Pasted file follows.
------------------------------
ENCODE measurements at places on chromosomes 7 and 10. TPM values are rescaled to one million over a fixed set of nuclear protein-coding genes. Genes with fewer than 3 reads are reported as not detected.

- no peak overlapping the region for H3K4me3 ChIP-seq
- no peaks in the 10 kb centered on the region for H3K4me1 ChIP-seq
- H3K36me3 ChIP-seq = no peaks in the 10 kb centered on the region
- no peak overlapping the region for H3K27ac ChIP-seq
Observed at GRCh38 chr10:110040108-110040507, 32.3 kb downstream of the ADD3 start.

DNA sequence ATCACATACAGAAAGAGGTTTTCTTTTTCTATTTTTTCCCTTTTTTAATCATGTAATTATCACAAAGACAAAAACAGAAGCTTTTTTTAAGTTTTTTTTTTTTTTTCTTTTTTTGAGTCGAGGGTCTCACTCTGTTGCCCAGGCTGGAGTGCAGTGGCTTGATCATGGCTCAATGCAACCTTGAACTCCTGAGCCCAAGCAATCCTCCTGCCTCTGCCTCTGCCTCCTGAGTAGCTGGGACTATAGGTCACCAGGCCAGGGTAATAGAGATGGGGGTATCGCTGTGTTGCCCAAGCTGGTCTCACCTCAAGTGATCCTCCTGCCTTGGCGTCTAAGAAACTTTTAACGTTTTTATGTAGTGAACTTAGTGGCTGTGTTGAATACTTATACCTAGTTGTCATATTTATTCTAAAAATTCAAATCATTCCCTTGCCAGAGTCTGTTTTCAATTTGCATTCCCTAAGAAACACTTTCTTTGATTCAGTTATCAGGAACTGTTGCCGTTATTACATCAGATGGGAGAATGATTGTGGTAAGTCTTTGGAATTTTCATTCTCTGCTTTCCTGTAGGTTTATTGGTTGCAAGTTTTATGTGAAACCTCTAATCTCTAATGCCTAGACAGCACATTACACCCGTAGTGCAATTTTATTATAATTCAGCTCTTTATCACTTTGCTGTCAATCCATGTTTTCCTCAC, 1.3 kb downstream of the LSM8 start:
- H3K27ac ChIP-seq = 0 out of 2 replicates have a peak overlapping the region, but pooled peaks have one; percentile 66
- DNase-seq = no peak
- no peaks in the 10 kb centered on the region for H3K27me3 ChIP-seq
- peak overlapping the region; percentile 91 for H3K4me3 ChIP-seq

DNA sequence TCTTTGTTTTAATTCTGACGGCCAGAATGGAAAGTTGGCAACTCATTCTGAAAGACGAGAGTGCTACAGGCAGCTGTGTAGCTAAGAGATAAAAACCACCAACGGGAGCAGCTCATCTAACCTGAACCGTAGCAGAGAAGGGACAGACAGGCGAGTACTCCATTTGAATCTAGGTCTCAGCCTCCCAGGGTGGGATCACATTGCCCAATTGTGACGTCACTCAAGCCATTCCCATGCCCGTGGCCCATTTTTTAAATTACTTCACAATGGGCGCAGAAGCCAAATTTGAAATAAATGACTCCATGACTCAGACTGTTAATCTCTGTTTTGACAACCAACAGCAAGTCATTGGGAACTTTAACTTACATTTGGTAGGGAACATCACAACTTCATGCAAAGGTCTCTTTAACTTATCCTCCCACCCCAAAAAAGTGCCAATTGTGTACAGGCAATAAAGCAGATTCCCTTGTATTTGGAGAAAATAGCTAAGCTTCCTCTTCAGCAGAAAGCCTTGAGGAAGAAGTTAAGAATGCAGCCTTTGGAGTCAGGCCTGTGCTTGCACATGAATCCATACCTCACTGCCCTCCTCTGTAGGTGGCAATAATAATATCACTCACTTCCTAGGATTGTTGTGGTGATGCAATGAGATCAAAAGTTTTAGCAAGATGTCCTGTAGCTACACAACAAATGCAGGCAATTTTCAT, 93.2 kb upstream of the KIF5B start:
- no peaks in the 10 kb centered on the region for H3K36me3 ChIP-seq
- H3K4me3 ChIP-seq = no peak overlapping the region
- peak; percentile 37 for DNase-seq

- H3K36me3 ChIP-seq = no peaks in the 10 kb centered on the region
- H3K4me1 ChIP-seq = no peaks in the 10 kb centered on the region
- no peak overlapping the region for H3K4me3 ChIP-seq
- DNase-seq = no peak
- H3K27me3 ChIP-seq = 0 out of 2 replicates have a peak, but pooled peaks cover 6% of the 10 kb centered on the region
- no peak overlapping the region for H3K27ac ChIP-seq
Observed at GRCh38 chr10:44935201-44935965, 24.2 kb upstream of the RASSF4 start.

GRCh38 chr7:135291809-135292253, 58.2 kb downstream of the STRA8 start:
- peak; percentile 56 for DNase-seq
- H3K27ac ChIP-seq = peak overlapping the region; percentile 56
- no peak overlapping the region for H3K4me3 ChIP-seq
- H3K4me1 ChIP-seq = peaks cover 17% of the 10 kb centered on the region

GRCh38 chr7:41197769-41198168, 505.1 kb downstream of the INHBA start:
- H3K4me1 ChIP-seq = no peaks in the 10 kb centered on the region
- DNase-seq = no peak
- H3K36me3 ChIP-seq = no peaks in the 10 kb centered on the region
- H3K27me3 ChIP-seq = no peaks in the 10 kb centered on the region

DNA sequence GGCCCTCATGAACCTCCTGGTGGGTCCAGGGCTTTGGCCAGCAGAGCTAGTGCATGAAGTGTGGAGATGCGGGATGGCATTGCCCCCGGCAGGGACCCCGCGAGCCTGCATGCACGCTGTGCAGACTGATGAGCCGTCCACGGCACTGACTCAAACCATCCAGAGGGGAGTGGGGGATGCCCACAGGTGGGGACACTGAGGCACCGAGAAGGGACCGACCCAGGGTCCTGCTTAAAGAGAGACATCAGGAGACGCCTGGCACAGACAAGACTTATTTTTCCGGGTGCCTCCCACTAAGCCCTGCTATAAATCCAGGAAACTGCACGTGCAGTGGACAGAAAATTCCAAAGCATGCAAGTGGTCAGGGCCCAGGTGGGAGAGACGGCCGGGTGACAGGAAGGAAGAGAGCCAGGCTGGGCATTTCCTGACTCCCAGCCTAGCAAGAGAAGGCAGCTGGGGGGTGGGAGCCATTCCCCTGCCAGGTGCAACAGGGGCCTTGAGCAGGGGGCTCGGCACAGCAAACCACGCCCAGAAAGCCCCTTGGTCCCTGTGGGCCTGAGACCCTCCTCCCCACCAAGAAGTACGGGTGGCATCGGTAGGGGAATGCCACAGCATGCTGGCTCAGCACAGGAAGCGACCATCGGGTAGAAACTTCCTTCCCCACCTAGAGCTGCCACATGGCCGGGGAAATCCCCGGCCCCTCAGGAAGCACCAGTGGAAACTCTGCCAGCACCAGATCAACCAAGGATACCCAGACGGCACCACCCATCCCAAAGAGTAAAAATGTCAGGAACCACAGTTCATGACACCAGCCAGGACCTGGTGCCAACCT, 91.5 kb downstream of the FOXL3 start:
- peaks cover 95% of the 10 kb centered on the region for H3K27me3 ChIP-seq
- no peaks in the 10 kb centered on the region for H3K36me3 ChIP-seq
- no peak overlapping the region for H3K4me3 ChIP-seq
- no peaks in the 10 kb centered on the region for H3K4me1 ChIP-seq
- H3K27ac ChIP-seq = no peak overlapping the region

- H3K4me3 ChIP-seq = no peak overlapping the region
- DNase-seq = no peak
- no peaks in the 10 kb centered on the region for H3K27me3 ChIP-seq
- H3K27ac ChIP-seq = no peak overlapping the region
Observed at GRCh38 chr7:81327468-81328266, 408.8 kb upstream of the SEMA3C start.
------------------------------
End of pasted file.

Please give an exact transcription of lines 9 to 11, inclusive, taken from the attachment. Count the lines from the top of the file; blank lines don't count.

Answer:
- DNase-seq = no peak
- no peaks in the 10 kb centered on the region for H3K27me3 ChIP-seq
- peak overlapping the region; percentile 91 for H3K4me3 ChIP-seq